Persona 3’s ending made me appreciate all of life’s little endings
by Steven Strom
LB’s NOTE: I didn’t write the review that follows. I’m just the honored messenger who is bringing it to the attention of TVWriter™ visitors everywhere…because it’s awesomely written and filled with insight into the human condition and makes me want to run out and find this old game and play the living crap out of it even though I know the ending.
The writer here is Steven Strom of Ars Technica, and his approach to this piece about Persona 3 reminds me of the days way back in the mists of time when book reviewers understand the basic, gut reaction readers have to a wonderfully written novel and used that plus their own response as the basis for their recommendation.
That whole being-lost-in-the-wonderland-of-a-great-book-and-crying-because-you’ve-finished-and-it’s-all-over-thing doesn’t happen all that often anymore. Or if it does it certainly isn’t being talked about much. I never thought about game-playing being able to have the same effect. Now that I know it can, I’m more than impressed – I’m gratified by this amazing storytelling evolution.
My only tiny cavil about what’s coming is that Mr. Strom hasn’t told us the names of the writers whose backbone storyline made him feel so much. Or is that attributable to the artists? The entire game development team? I honestly don’t know, but I intend to learn more about how a game like this comes to be so I can enjoy such things even more.
That’s been more than enough from me. Read on:
It was easier for me to walk away from Persona 3 than I expected. The game about nine friends and a dog—which celebrates its tenth anniversary in the States this year—follows a similar arc to most role-playing games. That means the gang of plucky young people ultimately saves the world. Yet its 21st century characters and setting made Persona 3 far more relatable and endearing to me than the high-flying heroes of Final Fantasy or Chrono Trigger. It helps, too, that this was the series’ first game to sport a now-signature blend of dating sim and turn-based dungeon crawling.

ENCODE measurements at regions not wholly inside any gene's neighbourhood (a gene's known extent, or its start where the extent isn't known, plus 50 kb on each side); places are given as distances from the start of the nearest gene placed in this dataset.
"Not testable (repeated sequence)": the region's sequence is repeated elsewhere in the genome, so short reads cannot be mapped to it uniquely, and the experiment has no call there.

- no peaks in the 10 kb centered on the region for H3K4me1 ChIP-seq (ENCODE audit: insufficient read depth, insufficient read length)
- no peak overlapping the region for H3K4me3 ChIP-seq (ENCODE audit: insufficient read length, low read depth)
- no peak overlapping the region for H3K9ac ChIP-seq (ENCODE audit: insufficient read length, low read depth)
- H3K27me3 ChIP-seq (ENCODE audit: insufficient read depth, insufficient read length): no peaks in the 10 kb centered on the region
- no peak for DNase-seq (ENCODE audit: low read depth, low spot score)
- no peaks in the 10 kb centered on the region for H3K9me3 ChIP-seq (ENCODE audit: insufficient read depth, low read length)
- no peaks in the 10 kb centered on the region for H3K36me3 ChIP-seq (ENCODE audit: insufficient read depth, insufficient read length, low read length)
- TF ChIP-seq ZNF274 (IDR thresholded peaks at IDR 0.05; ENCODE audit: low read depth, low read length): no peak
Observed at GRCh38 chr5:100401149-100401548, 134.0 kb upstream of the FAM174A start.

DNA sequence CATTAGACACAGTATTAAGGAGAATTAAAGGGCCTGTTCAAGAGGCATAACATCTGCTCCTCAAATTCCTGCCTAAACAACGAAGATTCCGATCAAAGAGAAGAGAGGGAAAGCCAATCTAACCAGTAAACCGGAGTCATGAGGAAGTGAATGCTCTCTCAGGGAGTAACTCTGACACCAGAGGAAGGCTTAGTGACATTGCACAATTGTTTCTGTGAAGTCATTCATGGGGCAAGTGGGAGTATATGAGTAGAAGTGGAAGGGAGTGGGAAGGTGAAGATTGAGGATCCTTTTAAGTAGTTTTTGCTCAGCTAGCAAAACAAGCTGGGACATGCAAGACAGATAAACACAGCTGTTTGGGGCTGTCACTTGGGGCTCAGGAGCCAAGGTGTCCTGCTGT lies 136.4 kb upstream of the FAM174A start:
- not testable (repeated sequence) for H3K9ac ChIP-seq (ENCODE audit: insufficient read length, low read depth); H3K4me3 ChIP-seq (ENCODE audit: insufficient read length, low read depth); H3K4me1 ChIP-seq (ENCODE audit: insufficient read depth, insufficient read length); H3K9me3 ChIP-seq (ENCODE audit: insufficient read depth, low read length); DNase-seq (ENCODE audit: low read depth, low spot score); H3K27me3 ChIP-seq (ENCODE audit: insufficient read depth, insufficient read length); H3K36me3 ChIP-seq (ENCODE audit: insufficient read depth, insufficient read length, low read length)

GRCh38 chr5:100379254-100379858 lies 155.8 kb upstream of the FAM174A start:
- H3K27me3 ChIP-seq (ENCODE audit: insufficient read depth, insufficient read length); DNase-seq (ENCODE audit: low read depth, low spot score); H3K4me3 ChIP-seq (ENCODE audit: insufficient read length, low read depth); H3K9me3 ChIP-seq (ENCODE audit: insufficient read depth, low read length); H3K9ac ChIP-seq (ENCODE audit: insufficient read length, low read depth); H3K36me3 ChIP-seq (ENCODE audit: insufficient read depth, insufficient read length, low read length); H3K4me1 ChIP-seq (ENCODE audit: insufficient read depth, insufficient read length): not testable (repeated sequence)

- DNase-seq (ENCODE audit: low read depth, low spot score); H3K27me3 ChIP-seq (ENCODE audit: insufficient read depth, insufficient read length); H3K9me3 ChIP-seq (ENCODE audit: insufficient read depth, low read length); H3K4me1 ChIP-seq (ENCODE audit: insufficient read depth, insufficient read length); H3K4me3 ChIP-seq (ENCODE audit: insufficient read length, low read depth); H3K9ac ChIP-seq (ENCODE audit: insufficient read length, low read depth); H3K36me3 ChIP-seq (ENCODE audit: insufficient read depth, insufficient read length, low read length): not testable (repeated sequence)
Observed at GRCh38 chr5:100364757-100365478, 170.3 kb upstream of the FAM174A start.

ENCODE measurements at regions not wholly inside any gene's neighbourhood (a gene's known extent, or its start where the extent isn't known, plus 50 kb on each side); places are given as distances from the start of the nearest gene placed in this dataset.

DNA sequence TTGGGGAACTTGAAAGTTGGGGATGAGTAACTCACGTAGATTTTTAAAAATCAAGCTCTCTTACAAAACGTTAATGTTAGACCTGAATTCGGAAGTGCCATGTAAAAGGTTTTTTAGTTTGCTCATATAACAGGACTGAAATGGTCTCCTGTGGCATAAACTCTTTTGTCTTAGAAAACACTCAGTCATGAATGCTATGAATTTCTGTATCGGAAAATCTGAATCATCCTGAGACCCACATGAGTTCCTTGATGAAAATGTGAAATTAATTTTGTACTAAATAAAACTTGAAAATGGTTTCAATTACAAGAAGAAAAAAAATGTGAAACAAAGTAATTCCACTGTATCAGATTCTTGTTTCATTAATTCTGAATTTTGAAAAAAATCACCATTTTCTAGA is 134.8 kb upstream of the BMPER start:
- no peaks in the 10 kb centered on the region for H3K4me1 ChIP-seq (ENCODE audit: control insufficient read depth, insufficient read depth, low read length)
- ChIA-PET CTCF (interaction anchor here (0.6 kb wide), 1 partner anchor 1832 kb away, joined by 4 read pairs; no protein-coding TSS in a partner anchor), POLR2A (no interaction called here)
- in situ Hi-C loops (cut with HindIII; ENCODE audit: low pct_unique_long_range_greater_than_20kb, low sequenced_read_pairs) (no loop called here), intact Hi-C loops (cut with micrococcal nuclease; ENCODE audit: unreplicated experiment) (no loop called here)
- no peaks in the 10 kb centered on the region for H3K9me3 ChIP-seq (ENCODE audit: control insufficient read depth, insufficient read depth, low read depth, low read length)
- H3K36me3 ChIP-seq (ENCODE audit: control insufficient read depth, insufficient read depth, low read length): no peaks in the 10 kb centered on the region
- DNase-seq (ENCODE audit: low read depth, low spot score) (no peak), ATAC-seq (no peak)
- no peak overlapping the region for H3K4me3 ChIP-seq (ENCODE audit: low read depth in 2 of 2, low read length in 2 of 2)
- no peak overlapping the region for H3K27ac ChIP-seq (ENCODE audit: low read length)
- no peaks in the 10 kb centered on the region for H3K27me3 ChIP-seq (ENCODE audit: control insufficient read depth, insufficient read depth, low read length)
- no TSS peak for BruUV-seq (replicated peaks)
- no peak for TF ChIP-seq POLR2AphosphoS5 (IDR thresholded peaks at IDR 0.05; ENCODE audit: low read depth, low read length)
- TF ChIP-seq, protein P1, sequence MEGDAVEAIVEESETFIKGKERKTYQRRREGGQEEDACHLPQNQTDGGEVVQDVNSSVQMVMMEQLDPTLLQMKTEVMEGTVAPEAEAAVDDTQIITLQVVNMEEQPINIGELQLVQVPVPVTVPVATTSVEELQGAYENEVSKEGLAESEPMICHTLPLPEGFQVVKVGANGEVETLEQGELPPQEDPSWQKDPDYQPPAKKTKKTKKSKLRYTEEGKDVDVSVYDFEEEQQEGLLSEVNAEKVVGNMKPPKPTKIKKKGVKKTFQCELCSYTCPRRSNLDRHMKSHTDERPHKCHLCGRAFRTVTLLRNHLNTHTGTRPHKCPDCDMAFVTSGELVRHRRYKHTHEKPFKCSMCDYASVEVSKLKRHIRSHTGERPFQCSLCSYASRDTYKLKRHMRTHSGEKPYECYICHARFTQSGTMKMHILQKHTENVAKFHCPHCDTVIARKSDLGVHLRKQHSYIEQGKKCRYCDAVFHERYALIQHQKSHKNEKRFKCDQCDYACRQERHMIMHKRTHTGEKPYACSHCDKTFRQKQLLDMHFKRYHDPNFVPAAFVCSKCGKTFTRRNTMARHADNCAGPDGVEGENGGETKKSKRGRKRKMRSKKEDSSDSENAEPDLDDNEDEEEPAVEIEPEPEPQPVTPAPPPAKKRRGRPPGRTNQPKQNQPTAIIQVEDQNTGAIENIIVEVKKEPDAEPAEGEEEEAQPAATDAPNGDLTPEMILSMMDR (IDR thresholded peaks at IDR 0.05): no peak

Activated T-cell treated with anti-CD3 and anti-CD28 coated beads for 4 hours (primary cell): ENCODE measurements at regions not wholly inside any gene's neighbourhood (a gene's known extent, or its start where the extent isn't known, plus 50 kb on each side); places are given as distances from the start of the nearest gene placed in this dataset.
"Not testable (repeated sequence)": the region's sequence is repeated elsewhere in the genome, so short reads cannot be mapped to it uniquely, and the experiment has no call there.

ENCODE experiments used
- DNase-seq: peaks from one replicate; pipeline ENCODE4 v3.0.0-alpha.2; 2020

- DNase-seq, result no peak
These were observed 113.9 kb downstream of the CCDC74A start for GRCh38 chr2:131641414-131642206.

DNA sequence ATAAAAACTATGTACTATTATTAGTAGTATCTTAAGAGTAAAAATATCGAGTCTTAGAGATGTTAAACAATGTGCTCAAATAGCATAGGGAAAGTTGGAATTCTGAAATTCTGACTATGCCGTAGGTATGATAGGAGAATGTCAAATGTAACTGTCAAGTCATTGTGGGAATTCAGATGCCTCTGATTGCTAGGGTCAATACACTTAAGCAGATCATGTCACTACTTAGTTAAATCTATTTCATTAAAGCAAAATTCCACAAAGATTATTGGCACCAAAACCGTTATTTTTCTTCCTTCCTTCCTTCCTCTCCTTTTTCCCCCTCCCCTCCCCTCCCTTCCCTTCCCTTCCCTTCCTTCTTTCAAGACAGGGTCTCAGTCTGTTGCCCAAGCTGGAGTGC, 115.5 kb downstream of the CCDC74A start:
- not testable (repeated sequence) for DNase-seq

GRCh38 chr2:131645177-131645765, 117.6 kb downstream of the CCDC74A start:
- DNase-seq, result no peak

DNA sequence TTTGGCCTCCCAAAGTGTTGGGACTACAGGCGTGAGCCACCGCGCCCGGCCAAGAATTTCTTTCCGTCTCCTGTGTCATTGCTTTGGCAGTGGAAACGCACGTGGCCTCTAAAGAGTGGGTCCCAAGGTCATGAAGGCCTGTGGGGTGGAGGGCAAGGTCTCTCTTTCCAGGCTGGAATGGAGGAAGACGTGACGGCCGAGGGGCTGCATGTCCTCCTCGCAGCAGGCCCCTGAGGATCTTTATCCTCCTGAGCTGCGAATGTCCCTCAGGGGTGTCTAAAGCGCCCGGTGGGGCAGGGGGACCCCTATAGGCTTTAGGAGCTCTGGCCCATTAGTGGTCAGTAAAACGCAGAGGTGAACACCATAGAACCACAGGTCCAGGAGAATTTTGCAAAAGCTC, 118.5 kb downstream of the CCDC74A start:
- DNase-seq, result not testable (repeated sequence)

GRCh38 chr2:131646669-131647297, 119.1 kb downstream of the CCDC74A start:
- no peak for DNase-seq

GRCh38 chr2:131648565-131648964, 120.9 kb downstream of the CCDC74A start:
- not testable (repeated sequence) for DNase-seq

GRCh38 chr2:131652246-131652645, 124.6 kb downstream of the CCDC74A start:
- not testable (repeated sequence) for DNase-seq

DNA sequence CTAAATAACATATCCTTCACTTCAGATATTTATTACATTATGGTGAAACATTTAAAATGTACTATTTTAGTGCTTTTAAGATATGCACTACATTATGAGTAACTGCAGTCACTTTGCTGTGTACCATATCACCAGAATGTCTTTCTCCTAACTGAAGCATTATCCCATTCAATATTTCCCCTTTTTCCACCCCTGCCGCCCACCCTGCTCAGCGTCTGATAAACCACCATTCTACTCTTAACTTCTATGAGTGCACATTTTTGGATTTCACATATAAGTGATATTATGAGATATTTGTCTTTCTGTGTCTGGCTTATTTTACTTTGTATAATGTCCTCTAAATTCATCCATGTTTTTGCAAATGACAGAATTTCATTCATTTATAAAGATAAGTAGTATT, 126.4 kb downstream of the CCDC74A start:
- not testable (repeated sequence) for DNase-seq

Playing Persona 3, I felt I was experiencing the first game designed to let me take my time. Whether that meant meeting up with a friend for kendo practice or hanging out with a couple of elderly used booksellers, there was nearly always something more digestible, recognizable, and less world-shatteringly urgent to do than fighting gods and monsters. It’s the kind of stuff that let me inhabit a game’s world for a bit rather than simply tour through it. Tearing up specters and saving the Earth from supernatural threats is fun, but it’s a bit harder to relate to in a way that feels like my real life.
By the end of the game, I was nearly as attached to the city of Iwatodai and its inhabitants as I’ve ever been to a real place. The downside is that this made it that much harder to eventually say goodbye to those virtual sights I saw and friends I made along the way. What made that goodbye easier was a special, quiet message before the closing credits—one that reminds me how to accept the end of comfort and friendship even today.
The one, true ending
Sure, it was a heart-wrenching lesson. The weight of time spent with people—even fictional ones—makes us feel comfortable around them. Dependent, even. When that comfort is gone, especially after taking 80+ hours of gameplay to get acclimated to it, it feels like one of the best, most reliable parts of your life is missing. You wonder what the hell you even did with yourself without that routine.
That’s how it felt for me nearly finishing Persona 3 a decade ago, anyway. Yet Persona 3‘s ending does something that I’ve seen replicated, but never quite matched, in its sequels. It made me feel good about that loss and the anxiety over what to do next that came with it.
Spoiler warning for a decade-old game. Reader beware….